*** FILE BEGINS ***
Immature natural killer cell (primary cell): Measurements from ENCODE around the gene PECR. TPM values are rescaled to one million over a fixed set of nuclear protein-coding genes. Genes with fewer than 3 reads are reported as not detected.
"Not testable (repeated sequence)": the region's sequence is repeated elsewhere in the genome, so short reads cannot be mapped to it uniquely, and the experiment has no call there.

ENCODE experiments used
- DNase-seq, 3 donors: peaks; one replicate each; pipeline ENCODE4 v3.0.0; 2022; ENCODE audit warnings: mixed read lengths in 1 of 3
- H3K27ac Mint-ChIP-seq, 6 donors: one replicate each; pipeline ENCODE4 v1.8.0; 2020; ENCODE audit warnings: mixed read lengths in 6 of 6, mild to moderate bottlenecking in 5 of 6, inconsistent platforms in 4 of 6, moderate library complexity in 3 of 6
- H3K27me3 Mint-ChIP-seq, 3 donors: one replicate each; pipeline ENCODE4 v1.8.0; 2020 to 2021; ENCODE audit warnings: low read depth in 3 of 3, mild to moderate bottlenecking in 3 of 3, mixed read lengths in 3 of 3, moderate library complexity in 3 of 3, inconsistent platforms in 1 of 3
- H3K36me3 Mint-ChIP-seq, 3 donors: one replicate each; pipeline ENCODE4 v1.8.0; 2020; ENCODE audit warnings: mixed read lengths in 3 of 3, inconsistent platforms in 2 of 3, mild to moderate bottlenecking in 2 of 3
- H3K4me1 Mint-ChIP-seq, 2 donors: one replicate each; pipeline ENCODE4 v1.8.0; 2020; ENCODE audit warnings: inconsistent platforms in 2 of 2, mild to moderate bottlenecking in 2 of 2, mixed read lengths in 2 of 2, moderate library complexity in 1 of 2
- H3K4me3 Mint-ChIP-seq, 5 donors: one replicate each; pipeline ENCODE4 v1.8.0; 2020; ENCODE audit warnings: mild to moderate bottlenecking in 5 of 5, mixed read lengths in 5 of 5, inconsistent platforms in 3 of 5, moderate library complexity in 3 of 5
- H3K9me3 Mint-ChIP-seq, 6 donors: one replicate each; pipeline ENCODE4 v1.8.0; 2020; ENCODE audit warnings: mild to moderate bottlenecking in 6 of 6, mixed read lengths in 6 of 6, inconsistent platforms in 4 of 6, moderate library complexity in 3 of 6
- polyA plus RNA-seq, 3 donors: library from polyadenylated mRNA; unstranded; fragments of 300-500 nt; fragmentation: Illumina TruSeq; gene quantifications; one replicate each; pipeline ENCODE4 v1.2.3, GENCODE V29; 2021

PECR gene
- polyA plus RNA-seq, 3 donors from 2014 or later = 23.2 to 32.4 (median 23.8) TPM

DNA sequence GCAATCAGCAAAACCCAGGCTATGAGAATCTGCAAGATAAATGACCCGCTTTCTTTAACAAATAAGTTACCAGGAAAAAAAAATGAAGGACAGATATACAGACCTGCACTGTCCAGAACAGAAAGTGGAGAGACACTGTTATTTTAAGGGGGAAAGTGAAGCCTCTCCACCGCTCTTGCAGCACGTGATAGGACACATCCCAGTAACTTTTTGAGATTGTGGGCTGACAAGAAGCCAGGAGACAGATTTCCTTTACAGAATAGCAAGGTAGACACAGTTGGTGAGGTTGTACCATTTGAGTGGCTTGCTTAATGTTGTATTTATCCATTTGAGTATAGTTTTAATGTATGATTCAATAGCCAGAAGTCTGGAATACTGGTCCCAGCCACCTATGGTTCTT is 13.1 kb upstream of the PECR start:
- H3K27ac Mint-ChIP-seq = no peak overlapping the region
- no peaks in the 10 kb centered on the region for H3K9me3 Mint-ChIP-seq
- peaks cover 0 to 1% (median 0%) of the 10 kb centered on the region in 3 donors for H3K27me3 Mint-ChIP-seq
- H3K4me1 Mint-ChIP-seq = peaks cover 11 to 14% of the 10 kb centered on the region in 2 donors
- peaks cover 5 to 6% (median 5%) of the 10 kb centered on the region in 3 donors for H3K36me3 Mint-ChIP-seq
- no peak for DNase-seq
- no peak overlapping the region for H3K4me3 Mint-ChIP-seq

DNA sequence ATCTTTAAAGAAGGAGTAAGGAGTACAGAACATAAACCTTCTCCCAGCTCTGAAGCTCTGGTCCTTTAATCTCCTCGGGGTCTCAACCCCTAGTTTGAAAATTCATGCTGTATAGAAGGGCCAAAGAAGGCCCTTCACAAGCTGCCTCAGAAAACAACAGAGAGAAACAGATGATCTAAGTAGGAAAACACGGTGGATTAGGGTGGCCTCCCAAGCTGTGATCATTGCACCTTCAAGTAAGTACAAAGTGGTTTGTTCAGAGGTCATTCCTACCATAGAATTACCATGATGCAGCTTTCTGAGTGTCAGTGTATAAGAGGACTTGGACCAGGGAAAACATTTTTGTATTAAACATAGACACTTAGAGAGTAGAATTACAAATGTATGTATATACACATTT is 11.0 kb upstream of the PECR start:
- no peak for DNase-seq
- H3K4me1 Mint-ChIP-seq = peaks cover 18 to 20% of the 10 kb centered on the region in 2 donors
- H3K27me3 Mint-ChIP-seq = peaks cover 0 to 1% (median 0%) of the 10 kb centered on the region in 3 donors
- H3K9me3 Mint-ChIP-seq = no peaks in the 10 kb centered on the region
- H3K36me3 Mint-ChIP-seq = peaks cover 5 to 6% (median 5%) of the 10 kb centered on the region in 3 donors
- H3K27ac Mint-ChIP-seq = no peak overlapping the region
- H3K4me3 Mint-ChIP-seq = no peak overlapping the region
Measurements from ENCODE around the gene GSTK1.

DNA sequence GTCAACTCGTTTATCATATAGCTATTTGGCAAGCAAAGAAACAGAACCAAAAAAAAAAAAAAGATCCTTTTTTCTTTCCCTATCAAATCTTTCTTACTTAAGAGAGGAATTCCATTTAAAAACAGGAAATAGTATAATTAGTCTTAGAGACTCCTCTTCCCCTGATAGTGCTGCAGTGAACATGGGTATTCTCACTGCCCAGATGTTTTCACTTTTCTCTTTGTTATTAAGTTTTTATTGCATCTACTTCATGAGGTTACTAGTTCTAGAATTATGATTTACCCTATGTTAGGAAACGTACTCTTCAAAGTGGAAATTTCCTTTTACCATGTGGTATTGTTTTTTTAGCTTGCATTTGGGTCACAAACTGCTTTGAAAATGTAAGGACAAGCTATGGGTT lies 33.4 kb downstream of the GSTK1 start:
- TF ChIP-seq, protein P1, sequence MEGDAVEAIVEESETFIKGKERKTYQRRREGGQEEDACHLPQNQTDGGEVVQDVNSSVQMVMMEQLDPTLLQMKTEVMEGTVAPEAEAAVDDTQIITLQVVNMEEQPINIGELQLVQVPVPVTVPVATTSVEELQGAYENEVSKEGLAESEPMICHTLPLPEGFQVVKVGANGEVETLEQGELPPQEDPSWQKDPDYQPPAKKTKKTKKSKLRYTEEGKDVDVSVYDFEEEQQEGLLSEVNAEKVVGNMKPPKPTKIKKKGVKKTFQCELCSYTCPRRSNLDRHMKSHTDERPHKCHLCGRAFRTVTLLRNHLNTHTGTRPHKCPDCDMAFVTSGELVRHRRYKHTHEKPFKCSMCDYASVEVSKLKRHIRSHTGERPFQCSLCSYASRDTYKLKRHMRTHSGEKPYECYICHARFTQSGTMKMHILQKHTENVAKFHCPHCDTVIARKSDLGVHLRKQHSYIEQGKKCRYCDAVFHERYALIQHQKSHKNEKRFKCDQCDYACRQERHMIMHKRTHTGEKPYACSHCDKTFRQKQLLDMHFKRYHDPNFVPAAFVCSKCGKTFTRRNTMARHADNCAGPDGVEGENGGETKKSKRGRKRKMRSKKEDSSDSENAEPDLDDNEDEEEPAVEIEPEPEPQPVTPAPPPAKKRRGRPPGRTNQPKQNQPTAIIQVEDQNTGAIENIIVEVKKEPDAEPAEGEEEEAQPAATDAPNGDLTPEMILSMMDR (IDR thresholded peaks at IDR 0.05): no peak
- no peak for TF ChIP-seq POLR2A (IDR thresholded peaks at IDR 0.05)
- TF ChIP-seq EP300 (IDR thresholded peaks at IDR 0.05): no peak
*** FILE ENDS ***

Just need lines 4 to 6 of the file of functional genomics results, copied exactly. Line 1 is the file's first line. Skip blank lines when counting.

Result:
- DNase-seq, 3 donors: peaks; one replicate each; pipeline ENCODE4 v3.0.0; 2022; ENCODE audit warnings: mixed read lengths in 1 of 3
- H3K27ac Mint-ChIP-seq, 6 donors: one replicate each; pipeline ENCODE4 v1.8.0; 2020; ENCODE audit warnings: mixed read lengths in 6 of 6, mild to moderate bottlenecking in 5 of 6, inconsistent platforms in 4 of 6, moderate library complexity in 3 of 6
- H3K27me3 Mint-ChIP-seq, 3 donors: one replicate each; pipeline ENCODE4 v1.8.0; 2020 to 2021; ENCODE audit warnings: low read depth in 3 of 3, mild to moderate bottlenecking in 3 of 3, mixed read lengths in 3 of 3, moderate library complexity in 3 of 3, inconsistent platforms in 1 of 3